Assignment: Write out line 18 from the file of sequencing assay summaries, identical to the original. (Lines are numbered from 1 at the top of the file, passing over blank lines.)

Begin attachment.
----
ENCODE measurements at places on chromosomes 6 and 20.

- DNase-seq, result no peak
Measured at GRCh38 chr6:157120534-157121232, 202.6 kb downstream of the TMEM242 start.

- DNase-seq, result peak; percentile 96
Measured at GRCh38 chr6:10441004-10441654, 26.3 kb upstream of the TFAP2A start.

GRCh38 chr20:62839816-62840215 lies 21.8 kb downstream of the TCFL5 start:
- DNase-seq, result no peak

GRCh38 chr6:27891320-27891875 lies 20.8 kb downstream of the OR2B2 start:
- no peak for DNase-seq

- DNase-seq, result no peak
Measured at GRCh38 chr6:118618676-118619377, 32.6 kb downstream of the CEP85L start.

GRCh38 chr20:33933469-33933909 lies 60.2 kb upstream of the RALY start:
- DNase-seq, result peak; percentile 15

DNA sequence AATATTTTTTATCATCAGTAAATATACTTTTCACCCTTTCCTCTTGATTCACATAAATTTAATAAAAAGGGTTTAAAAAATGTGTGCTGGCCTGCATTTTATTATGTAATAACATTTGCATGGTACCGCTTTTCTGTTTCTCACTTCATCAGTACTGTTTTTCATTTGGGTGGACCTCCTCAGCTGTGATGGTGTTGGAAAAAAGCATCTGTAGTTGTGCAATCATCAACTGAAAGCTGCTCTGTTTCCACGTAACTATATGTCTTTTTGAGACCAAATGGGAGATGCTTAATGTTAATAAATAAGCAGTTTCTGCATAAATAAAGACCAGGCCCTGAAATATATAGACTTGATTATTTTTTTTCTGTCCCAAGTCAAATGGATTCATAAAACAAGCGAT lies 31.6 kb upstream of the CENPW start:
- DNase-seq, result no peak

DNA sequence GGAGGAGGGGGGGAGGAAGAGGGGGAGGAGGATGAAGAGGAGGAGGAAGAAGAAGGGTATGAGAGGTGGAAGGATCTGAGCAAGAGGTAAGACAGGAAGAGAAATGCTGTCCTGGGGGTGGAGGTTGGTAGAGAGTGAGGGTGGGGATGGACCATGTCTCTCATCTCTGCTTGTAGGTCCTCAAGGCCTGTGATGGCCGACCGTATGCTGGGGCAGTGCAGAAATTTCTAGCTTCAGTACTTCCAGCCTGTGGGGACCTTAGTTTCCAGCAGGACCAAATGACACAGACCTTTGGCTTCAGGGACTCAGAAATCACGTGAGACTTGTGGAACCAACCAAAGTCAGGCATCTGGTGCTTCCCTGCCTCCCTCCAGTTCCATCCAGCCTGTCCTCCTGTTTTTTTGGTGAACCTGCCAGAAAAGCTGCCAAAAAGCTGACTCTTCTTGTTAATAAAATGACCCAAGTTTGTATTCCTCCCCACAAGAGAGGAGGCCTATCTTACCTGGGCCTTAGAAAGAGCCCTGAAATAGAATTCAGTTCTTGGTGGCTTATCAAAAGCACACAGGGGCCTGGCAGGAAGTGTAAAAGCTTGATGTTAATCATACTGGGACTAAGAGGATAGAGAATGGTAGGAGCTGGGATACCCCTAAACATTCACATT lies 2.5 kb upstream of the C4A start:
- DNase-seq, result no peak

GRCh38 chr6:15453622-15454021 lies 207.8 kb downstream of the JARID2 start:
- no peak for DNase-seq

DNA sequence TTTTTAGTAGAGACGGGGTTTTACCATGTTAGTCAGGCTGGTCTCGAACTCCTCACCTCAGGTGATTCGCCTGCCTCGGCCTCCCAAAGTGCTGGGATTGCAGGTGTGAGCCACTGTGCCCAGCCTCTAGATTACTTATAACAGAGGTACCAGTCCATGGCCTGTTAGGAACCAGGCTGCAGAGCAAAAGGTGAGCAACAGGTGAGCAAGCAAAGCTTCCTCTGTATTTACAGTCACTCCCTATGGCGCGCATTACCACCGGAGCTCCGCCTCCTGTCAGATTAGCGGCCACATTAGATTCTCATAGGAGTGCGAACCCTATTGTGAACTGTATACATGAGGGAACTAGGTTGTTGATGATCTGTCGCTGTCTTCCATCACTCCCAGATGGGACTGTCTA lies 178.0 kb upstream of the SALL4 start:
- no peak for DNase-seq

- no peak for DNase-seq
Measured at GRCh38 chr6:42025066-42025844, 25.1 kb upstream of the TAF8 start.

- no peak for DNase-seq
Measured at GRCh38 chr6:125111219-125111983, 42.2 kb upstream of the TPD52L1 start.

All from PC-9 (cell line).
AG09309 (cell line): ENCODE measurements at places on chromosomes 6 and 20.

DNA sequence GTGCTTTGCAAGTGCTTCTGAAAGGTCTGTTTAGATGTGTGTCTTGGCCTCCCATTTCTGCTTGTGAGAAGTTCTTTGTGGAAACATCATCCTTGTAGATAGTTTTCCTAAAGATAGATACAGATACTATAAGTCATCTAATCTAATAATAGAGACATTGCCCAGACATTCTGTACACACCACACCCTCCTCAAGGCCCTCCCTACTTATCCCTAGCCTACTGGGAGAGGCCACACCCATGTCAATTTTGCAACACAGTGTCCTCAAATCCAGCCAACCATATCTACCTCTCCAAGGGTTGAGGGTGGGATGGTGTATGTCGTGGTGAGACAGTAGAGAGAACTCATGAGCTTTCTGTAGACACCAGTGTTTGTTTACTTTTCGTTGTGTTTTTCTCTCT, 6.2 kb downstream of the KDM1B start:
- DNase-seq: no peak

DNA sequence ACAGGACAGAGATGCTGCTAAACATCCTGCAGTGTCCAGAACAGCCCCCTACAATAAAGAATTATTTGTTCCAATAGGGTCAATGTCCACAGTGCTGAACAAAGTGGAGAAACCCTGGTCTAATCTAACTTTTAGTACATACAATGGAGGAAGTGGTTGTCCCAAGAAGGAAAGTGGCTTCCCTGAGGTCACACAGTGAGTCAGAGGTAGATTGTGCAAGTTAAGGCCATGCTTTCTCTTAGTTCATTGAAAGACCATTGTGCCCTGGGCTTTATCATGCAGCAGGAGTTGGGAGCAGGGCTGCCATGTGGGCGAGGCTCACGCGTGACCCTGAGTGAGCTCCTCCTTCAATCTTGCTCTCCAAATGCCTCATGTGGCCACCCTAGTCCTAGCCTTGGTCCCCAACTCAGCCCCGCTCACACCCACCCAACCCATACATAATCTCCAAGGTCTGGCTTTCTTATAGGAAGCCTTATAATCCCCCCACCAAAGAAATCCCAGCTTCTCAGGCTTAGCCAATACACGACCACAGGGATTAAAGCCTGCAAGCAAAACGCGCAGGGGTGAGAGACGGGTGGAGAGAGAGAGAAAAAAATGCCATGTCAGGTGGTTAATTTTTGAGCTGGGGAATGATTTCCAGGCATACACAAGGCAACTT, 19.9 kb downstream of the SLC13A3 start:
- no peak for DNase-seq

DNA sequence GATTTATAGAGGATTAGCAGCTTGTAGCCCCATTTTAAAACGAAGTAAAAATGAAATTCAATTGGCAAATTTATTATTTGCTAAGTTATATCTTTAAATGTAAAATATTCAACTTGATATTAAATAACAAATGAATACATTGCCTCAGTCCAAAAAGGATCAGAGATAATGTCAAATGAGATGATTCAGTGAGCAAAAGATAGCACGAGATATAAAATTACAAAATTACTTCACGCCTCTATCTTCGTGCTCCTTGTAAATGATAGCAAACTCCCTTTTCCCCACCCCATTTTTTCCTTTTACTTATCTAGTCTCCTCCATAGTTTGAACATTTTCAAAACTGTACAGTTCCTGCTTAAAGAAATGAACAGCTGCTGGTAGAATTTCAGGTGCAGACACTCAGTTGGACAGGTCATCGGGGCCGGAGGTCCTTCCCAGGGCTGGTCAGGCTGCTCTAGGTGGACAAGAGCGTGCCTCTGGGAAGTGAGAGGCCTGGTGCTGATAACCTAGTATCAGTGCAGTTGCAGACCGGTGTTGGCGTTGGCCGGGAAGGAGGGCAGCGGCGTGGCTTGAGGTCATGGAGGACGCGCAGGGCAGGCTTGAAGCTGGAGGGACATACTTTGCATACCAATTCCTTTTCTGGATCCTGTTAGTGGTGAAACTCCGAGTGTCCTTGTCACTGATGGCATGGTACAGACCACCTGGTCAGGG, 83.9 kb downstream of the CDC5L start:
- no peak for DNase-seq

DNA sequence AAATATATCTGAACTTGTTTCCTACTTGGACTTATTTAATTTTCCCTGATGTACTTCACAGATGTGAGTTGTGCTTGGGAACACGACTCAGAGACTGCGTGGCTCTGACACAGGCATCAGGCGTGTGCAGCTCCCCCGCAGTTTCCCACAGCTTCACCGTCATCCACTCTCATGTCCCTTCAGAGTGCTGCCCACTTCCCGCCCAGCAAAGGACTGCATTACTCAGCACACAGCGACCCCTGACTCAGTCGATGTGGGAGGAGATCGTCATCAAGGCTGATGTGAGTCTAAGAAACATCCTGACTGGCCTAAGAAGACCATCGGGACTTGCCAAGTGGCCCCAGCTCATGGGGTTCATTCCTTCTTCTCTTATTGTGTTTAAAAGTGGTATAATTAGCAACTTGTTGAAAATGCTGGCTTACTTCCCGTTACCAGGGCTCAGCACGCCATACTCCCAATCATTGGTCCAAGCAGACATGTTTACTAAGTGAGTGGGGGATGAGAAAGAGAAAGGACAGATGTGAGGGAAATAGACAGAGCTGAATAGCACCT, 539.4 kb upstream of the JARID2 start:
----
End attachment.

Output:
GRCh38 chr6:15453622-15454021 lies 207.8 kb downstream of the JARID2 start: